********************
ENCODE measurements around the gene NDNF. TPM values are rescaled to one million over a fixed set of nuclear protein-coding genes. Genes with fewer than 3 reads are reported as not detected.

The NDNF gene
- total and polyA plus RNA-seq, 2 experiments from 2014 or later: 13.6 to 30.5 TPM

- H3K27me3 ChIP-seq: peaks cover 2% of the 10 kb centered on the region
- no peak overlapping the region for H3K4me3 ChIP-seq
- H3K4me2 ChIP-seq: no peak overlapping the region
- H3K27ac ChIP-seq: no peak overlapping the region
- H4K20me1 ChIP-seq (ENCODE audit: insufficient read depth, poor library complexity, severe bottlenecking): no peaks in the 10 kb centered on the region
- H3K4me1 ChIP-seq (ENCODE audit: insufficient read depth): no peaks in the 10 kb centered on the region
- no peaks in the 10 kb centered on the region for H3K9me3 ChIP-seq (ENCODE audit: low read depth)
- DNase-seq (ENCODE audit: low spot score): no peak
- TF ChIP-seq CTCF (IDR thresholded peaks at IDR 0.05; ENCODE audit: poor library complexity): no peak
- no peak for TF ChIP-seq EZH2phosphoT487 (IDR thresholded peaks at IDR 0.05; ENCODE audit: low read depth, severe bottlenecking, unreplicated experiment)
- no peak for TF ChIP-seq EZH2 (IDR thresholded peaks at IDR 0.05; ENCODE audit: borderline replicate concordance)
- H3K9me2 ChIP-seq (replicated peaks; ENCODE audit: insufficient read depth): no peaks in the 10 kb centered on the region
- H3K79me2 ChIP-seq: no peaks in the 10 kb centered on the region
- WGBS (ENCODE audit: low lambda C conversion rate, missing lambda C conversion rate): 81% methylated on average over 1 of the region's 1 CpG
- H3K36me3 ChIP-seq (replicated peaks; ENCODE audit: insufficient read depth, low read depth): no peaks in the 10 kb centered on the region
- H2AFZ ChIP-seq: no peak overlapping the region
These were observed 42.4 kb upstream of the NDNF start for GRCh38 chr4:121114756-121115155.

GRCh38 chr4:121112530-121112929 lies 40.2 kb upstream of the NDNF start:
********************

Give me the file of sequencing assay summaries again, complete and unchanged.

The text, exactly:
ENCODE measurements around the gene NDNF. TPM values are rescaled to one million over a fixed set of nuclear protein-coding genes. Genes with fewer than 3 reads are reported as not detected.

The NDNF gene
- total and polyA plus RNA-seq, 2 experiments from 2014 or later: 13.6 to 30.5 TPM

- H3K27me3 ChIP-seq: peaks cover 2% of the 10 kb centered on the region
- no peak overlapping the region for H3K4me3 ChIP-seq
- H3K4me2 ChIP-seq: no peak overlapping the region
- H3K27ac ChIP-seq: no peak overlapping the region
- H4K20me1 ChIP-seq (ENCODE audit: insufficient read depth, poor library complexity, severe bottlenecking): no peaks in the 10 kb centered on the region
- H3K4me1 ChIP-seq (ENCODE audit: insufficient read depth): no peaks in the 10 kb centered on the region
- no peaks in the 10 kb centered on the region for H3K9me3 ChIP-seq (ENCODE audit: low read depth)
- DNase-seq (ENCODE audit: low spot score): no peak
- TF ChIP-seq CTCF (IDR thresholded peaks at IDR 0.05; ENCODE audit: poor library complexity): no peak
- no peak for TF ChIP-seq EZH2phosphoT487 (IDR thresholded peaks at IDR 0.05; ENCODE audit: low read depth, severe bottlenecking, unreplicated experiment)
- no peak for TF ChIP-seq EZH2 (IDR thresholded peaks at IDR 0.05; ENCODE audit: borderline replicate concordance)
- H3K9me2 ChIP-seq (replicated peaks; ENCODE audit: insufficient read depth): no peaks in the 10 kb centered on the region
- H3K79me2 ChIP-seq: no peaks in the 10 kb centered on the region
- WGBS (ENCODE audit: low lambda C conversion rate, missing lambda C conversion rate): 81% methylated on average over 1 of the region's 1 CpG
- H3K36me3 ChIP-seq (replicated peaks; ENCODE audit: insufficient read depth, low read depth): no peaks in the 10 kb centered on the region
- H2AFZ ChIP-seq: no peak overlapping the region
These were observed 42.4 kb upstream of the NDNF start for GRCh38 chr4:121114756-121115155.

GRCh38 chr4:121112530-121112929 lies 40.2 kb upstream of the NDNF start: